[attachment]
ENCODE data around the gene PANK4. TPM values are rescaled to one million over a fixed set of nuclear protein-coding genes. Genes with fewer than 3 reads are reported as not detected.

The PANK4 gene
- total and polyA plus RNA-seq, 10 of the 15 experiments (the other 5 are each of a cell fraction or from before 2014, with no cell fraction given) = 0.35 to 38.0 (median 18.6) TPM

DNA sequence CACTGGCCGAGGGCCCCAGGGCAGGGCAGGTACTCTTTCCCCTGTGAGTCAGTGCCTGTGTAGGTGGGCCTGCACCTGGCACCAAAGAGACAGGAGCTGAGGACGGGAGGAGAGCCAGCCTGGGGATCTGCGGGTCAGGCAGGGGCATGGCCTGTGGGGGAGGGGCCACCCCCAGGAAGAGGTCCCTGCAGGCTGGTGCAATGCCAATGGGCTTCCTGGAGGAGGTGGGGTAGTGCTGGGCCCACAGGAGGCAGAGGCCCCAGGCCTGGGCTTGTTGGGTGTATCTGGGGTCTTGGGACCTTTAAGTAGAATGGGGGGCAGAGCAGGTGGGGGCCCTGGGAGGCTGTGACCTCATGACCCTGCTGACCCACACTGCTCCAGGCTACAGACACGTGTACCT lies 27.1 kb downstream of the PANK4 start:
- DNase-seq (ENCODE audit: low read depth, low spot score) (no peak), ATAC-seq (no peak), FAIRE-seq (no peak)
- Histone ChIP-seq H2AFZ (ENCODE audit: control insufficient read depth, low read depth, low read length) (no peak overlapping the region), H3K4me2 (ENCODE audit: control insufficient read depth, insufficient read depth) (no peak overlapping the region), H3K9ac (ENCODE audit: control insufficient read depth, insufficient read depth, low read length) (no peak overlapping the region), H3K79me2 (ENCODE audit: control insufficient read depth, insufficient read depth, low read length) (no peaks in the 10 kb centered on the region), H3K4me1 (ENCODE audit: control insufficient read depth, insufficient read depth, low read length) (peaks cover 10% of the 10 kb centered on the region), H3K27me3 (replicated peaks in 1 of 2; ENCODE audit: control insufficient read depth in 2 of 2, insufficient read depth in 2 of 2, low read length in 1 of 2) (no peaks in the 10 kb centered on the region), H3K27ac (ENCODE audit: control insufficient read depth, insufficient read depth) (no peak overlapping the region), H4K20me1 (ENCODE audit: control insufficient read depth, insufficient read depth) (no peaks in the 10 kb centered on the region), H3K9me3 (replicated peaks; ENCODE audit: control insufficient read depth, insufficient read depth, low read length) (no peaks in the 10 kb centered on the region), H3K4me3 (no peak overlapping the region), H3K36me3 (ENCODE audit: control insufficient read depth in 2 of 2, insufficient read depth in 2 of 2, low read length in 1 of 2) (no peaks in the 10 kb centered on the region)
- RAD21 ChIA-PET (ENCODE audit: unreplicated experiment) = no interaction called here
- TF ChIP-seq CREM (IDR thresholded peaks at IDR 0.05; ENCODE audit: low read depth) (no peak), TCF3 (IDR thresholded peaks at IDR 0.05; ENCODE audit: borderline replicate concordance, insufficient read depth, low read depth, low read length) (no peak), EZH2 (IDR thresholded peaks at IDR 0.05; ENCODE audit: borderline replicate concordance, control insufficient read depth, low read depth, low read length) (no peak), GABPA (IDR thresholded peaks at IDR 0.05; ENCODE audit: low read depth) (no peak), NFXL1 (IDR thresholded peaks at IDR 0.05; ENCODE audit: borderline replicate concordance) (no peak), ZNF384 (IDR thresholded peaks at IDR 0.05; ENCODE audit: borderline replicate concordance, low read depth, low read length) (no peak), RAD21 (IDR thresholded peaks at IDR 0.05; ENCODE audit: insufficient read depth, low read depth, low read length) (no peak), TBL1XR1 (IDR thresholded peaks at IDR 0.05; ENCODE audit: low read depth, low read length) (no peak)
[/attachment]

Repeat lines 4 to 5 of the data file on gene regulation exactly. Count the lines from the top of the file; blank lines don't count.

DNA sequence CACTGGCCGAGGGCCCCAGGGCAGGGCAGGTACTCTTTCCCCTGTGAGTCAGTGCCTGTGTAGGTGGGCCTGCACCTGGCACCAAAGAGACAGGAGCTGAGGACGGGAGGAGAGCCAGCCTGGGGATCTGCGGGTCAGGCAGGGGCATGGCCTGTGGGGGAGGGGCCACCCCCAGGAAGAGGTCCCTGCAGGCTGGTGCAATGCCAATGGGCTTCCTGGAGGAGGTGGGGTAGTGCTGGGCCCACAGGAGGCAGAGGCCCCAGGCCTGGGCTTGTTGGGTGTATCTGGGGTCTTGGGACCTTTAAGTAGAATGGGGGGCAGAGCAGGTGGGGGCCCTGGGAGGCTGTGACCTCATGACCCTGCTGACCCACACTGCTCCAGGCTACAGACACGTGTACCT lies 27.1 kb downstream of the PANK4 start:
- DNase-seq (ENCODE audit: low read depth, low spot score) (no peak), ATAC-seq (no peak), FAIRE-seq (no peak)